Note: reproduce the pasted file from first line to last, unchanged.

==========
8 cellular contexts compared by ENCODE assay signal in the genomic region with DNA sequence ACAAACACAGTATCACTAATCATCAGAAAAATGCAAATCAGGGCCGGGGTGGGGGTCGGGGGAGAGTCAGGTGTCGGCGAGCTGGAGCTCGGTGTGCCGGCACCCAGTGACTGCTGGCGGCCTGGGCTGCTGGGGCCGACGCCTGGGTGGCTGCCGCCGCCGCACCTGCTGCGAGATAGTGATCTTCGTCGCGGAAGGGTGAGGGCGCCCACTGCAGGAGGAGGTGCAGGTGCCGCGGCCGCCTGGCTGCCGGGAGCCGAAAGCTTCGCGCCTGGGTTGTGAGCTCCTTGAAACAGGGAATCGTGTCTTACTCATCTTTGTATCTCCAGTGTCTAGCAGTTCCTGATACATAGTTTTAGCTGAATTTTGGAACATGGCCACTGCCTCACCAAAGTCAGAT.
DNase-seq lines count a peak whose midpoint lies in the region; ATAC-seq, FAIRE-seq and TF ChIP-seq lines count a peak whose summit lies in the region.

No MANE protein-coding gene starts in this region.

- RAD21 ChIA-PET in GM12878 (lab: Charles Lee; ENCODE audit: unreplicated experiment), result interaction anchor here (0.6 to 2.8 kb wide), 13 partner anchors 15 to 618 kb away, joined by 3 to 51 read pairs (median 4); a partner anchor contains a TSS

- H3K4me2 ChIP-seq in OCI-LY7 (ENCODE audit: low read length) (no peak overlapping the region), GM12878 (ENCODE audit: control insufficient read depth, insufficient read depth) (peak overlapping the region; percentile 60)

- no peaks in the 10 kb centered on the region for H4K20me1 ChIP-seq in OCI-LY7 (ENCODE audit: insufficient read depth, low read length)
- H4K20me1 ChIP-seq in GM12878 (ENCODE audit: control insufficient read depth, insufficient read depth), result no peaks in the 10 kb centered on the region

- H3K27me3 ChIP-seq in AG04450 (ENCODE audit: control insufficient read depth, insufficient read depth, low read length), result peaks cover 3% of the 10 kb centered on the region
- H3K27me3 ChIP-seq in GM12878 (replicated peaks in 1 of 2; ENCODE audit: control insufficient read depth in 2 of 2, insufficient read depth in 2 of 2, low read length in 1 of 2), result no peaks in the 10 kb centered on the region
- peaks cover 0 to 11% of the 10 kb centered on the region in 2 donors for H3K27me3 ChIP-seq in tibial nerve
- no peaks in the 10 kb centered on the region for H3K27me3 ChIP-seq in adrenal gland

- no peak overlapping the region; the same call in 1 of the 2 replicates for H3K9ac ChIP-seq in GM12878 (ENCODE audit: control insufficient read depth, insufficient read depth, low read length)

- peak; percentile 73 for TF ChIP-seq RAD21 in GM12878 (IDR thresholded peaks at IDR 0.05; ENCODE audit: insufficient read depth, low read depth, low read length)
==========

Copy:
8 cellular contexts compared by ENCODE assay signal in the genomic region with DNA sequence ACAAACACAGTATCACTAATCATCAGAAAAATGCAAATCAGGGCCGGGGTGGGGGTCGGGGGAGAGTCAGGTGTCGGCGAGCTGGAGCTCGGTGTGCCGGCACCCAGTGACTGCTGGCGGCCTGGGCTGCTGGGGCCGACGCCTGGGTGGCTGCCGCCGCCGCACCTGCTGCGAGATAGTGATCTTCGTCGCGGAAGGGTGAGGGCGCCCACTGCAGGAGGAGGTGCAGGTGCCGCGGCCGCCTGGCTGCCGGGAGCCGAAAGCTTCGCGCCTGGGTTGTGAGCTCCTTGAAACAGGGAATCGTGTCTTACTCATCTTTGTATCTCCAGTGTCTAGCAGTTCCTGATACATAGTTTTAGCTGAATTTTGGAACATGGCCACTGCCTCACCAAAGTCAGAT.
DNase-seq lines count a peak whose midpoint lies in the region; ATAC-seq, FAIRE-seq and TF ChIP-seq lines count a peak whose summit lies in the region.

No MANE protein-coding gene starts in this region.

- RAD21 ChIA-PET in GM12878 (lab: Charles Lee; ENCODE audit: unreplicated experiment), result interaction anchor here (0.6 to 2.8 kb wide), 13 partner anchors 15 to 618 kb away, joined by 3 to 51 read pairs (median 4); a partner anchor contains a TSS

- H3K4me2 ChIP-seq in OCI-LY7 (ENCODE audit: low read length) (no peak overlapping the region), GM12878 (ENCODE audit: control insufficient read depth, insufficient read depth) (peak overlapping the region; percentile 60)

- no peaks in the 10 kb centered on the region for H4K20me1 ChIP-seq in OCI-LY7 (ENCODE audit: insufficient read depth, low read length)
- H4K20me1 ChIP-seq in GM12878 (ENCODE audit: control insufficient read depth, insufficient read depth), result no peaks in the 10 kb centered on the region

- H3K27me3 ChIP-seq in AG04450 (ENCODE audit: control insufficient read depth, insufficient read depth, low read length), result peaks cover 3% of the 10 kb centered on the region
- H3K27me3 ChIP-seq in GM12878 (replicated peaks in 1 of 2; ENCODE audit: control insufficient read depth in 2 of 2, insufficient read depth in 2 of 2, low read length in 1 of 2), result no peaks in the 10 kb centered on the region
- peaks cover 0 to 11% of the 10 kb centered on the region in 2 donors for H3K27me3 ChIP-seq in tibial nerve
- no peaks in the 10 kb centered on the region for H3K27me3 ChIP-seq in adrenal gland

- no peak overlapping the region; the same call in 1 of the 2 replicates for H3K9ac ChIP-seq in GM12878 (ENCODE audit: control insufficient read depth, insufficient read depth, low read length)

- peak; percentile 73 for TF ChIP-seq RAD21 in GM12878 (IDR thresholded peaks at IDR 0.05; ENCODE audit: insufficient read depth, low read depth, low read length)